Feeling Lucky?

What’s Your Approach to COVID-19 On Your Campus?

by Ray Jensen, C.P.M

Old movie buffs will easily remember Clint Eastwood’s iconic line from Magnum Force.  “You have to ask yourself one question: Do I feel lucky?” Good question. It’s also a good question to pose to many college and university administrators as they implement programs to try to protect students, faculty and staff from the single greatest health and safety challenge of our time. Many institutions have had pandemic response plans in place for a decade following the Avian Flu scare. The plans are fine. The problem is that COVID-19 hasn’t been behaving the way our medical and science community expected it to. The result has been confusion, finger pointing, crippling business closures, a lot of infected people, and death. Hoping to get lucky is not a plan.

For some colleges, in particular smaller institutions or those with smaller endowment funds, the inability to stay open for a full compliment of their students poses a legitimate existential threat. If they cannot protect their community and instill confidence in their students, faculty and staff, they face an uncertain future at best. At worst, they have no future.

Nearly all colleges and universities have testing programs in place. That is essential. The question that must be asked regarding testing is whether it is focused on the people who are most likely to be infected or whether it is based on random testing within their community. If it is random, the testing program is an example of a program based on hoping to get lucky. Not a confidence builder.

A program to address and hopefully contain COVID must have three components: testing, contact tracing and cleaning or targeted sanitation. It’s the proverbial three-legged stool. If you don’t have all three legs, it can’t stand. It appears that those institutions that have implemented contact tracing and enhanced cleaning along with testing are on the right path. Unfortunately, most of the sanitation efforts are not targeted to areas with the highest potential of infection. The actual cleaning products and cleaning methodology may be very good, but is it focused on the physical areas that have been occupied by infected students and staff? If not, the cleaning program may not be effective.

I have held contact tracing for last, because if done properly, it is the single component that can make the testing and cleaning effective. Unfortunately, the contact tracing landscape is filled with companies and approaches that are untested or based on technologies that really can’t pinpoint individuals most likely to be infected. Some of them utilize cellular technology that isn’t effective to trace contacts in multi-story facilities; requires the use of an app that must be downloaded by at least 60% of the population to be slightly useful; and may compromise personal private information. This isn’t an option for colleges and universities.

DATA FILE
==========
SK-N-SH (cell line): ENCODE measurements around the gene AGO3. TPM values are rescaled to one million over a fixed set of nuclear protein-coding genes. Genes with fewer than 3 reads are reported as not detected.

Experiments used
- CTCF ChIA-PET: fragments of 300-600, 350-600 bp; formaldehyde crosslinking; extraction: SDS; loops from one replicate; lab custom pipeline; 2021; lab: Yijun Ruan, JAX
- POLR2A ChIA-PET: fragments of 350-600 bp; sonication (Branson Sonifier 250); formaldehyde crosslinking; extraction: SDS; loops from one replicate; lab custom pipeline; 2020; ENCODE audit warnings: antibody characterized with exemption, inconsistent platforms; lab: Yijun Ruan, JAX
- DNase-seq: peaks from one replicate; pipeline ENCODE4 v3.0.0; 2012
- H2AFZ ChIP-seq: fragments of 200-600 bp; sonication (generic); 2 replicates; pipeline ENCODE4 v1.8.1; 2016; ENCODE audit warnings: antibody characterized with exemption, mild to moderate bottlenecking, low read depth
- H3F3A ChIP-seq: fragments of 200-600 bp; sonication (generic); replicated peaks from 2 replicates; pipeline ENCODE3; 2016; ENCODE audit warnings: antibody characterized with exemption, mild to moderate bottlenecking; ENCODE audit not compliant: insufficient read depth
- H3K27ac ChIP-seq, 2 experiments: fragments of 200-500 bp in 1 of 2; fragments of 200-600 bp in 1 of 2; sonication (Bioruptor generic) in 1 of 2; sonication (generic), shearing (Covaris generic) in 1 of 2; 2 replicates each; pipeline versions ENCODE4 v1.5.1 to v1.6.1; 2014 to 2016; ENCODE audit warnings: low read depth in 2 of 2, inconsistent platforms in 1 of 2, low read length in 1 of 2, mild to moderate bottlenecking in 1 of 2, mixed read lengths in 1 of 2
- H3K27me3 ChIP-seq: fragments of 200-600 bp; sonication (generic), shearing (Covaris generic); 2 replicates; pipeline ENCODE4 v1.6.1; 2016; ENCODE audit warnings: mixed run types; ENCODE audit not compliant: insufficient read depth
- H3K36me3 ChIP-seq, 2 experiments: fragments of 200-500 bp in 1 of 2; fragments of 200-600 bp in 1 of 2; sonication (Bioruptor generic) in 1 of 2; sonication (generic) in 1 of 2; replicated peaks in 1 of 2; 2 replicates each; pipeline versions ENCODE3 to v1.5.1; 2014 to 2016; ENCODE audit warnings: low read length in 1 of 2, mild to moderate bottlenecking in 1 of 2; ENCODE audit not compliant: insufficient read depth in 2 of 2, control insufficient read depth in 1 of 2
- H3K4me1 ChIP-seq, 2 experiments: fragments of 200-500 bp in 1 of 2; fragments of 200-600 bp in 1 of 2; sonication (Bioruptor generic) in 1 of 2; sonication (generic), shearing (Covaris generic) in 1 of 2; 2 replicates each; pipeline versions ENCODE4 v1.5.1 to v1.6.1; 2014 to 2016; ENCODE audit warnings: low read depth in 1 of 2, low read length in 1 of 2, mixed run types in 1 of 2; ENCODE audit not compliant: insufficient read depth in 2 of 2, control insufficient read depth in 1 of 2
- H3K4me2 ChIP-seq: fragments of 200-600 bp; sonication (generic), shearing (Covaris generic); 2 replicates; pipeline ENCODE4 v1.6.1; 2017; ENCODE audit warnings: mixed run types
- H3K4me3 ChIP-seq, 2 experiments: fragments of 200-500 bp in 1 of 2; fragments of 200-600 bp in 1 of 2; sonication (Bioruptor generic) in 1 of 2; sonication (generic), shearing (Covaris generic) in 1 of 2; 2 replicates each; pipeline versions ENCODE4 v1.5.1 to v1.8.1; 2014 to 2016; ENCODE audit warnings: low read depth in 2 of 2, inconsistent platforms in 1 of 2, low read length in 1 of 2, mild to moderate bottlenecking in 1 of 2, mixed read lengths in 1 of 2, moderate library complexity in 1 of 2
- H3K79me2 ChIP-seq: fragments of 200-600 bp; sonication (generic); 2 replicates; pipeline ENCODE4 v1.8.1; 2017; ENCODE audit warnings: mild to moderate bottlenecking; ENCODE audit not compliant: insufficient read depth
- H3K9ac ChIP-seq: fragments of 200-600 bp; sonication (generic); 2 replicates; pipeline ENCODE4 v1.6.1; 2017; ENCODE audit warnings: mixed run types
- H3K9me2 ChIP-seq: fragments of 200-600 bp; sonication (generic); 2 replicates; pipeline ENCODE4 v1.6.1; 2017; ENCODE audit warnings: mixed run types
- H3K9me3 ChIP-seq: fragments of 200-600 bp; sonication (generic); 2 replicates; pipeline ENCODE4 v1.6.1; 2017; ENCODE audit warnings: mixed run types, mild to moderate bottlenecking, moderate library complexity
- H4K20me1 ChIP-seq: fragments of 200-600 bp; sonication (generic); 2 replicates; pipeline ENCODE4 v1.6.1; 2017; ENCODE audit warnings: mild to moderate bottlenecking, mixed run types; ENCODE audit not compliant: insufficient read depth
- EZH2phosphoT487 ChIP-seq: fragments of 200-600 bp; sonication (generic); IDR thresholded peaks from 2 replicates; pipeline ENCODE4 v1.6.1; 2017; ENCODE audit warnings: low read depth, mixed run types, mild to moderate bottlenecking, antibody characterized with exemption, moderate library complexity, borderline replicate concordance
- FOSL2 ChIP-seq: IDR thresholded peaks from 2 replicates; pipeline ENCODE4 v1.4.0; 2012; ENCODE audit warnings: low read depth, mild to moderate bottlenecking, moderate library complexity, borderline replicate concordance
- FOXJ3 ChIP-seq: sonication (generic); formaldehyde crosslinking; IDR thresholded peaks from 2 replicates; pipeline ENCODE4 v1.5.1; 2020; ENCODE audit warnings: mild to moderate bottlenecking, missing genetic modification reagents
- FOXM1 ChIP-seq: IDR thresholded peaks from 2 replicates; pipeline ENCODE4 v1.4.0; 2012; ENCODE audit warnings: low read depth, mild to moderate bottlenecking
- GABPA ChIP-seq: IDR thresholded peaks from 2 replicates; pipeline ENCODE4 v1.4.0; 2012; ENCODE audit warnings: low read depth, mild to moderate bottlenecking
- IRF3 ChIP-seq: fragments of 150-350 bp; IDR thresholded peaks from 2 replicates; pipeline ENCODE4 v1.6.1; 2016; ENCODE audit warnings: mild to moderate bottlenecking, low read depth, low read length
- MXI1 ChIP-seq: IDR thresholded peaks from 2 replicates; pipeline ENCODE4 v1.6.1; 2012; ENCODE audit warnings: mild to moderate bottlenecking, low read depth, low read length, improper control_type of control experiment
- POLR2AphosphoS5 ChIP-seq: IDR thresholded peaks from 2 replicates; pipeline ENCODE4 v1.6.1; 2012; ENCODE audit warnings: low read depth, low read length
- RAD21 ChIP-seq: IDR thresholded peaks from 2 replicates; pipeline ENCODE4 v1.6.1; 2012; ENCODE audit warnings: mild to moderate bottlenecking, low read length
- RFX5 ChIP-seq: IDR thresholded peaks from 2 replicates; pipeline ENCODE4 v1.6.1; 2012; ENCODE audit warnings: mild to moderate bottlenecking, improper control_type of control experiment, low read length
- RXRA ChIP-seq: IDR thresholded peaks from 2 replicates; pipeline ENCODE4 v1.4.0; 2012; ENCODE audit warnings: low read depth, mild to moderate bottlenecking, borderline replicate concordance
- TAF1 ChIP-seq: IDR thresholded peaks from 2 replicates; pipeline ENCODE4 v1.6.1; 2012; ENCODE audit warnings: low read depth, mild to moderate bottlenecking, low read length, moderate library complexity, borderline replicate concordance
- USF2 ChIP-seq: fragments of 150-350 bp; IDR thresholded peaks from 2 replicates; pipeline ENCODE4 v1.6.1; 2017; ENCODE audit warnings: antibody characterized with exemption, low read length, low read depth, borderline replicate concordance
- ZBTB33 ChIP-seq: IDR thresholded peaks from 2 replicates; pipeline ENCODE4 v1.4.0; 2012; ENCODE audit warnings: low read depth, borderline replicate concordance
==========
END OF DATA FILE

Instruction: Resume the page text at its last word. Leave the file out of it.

E&I was ahead of the curve on this one. They developed a contract with Kiana Analytics for a contact tracing solution that has been operational before many of us heard the term contact tracing. Their patented solution has been used by the Department of Homeland Security and by companies around the world. The modifications required to make it a great solution for colleges, universities, as well as many businesses were addressed quickly. The Kiana solution enables an institution to determine which of its students and staff have had the greatest amount of contact with an infected person, and from that information, develop a targeted, data-based approach to testing. Not random testing; targeted. No wasted testing efforts.

Additionally, by knowing the exact spaces that an infected person has occupied, and for how long, the surgical sanitation program also has an information-based focus. The institution now has a program that addresses all of the necessary components and is based upon the people who are infected. It is a program that is focused upon the people in your specific community, working, living and learning in the space that you are responsible for. That is a program that can instill confidence in your community and add to the reputation of sound management for your institution.

You may want to reach out to Kiana or to the team at E&I and find out the other benefits of their solution. Don’t base your approach to this pandemic to feeling lucky.

About the Author

Ray Jensen is the retired Associate Vice President & Chief Sustainability Officer at Arizona State University. He is a Past President of NAEP and served as a director on E&I’s Board of Directors.

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